Copernicus satellites and models of the atmosphere that can help to find sources of methane


The other approach is much more down-to-earth, and involves literally searching for methane street by street, as Euronews discovered in Utrecht.

We were invited to join scientists Hossein Maazallahi and Hanne Notø as they set off for a routine drive around their home city to hunt for the colourless, odorless gas using their specialist equipment.

An Iranian PhD student at the University of Utrecht, Hossein, tells us that their specialised tools are constantly sampling the air from the air intake on their vehicle. Due to the instrument's high sensitivity, they can identify leaks that may never have been spotted with older equipment or techniques.

"If you have one billion molecules in the air and one of them is methane, these instruments can detect that," he tells Euronews.

Leaks in unexpected places


The day we follow the pair, they find several methane plumes, the first coming from an underground gas pipe. Such leaks can sometimes go on for months or even years undetected. However, as we pass along a residential street close to a roundabout the instruments suddenly pick up a signal. Hossein's methane-measuring devices registered a jump in CH4 in the atmosphere from 2 to 1000 PPM.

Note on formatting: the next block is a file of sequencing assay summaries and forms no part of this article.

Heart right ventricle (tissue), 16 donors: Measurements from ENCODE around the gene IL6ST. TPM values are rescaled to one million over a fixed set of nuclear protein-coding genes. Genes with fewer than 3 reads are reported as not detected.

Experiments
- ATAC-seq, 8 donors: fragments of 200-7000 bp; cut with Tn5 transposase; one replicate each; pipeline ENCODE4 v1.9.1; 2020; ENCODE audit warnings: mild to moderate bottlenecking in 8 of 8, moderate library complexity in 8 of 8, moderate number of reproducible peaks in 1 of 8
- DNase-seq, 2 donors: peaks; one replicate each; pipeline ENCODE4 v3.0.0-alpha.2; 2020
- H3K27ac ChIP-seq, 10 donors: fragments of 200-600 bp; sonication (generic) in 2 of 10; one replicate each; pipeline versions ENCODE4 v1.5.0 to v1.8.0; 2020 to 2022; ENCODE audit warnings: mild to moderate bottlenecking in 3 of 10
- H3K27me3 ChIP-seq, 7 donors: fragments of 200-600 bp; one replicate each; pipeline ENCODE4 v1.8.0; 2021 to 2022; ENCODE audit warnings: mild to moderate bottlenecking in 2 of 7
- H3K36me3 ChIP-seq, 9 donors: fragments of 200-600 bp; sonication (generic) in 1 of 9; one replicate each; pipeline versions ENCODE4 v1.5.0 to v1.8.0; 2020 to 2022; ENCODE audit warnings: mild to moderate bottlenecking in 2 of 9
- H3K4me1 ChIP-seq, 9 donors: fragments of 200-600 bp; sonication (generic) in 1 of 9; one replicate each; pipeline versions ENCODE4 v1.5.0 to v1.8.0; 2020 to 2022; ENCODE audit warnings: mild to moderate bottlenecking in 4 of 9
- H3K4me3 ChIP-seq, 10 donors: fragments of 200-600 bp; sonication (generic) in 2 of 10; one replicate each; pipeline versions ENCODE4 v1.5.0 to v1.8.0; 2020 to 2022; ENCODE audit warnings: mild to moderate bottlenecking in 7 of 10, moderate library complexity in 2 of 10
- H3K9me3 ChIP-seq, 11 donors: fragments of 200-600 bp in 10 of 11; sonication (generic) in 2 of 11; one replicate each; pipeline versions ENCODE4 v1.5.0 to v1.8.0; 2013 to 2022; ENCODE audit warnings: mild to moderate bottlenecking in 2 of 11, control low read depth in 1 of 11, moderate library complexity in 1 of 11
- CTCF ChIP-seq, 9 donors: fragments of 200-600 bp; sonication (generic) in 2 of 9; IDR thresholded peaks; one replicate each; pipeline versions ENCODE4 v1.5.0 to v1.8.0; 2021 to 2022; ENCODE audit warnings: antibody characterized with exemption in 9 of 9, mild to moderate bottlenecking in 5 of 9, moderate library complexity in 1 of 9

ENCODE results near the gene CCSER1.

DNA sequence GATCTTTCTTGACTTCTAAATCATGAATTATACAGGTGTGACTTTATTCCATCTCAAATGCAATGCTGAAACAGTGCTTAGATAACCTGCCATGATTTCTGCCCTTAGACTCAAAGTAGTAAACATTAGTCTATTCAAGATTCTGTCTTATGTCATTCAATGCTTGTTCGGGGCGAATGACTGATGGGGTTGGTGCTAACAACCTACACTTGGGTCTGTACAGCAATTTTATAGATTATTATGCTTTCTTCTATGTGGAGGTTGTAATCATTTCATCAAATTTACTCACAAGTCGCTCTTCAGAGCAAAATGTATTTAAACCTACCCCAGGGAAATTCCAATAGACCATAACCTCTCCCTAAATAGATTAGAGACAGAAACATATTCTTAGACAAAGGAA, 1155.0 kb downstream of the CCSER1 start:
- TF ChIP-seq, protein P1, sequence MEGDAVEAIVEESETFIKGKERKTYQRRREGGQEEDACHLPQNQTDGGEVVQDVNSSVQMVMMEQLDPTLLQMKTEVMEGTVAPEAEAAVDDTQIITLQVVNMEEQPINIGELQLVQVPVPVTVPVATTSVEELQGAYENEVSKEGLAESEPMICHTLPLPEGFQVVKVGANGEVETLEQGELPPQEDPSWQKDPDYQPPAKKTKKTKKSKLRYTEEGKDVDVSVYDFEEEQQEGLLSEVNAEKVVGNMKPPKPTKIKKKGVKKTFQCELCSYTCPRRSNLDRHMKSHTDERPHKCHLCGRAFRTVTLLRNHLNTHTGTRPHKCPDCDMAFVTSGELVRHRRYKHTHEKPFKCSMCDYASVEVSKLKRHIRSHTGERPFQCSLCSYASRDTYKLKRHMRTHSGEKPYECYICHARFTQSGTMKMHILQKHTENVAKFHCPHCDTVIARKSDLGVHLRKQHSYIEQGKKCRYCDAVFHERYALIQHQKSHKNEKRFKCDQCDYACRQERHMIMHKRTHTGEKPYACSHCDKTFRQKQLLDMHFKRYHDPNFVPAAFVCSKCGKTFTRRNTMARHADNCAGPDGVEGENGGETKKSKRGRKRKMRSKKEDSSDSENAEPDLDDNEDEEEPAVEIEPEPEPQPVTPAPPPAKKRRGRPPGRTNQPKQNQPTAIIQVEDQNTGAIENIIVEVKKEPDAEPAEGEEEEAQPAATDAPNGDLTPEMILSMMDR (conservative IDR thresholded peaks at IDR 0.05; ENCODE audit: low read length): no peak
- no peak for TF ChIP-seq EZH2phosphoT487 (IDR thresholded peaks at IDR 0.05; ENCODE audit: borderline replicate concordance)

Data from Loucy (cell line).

One thousand parts per million is 500 times higher than usual levels. The methane leak is thus confirmed.

Euronews' Jeremy Wilks hunting for methane with scientists from Utrecht University


Norwegian PhD student Hanne explains that the protocol is to then take an air sample back to the lab for further analysis. This way they can "discover what the source of the leak is."

They continue their search, and again, on a normal residential street, their instruments show a slight spike in the signal. We walk up and down the road with the gas sampling nozzle close to the cracks in the road. Greenhouse gases are indeed leaking out of a pipeline somewhere underground between the houses and the canal, but it's tricky to say exactly where.

The team pauses again to take a third sample when they spot a broad methane plume- at least 100 metres across - with a rather low concentration of gas. The source isn't exactly unexpected, it's a wastewater treatment plant for the town, and although the gas is diffuse in this area it's actually a comparatively large net source of greenhouse gas.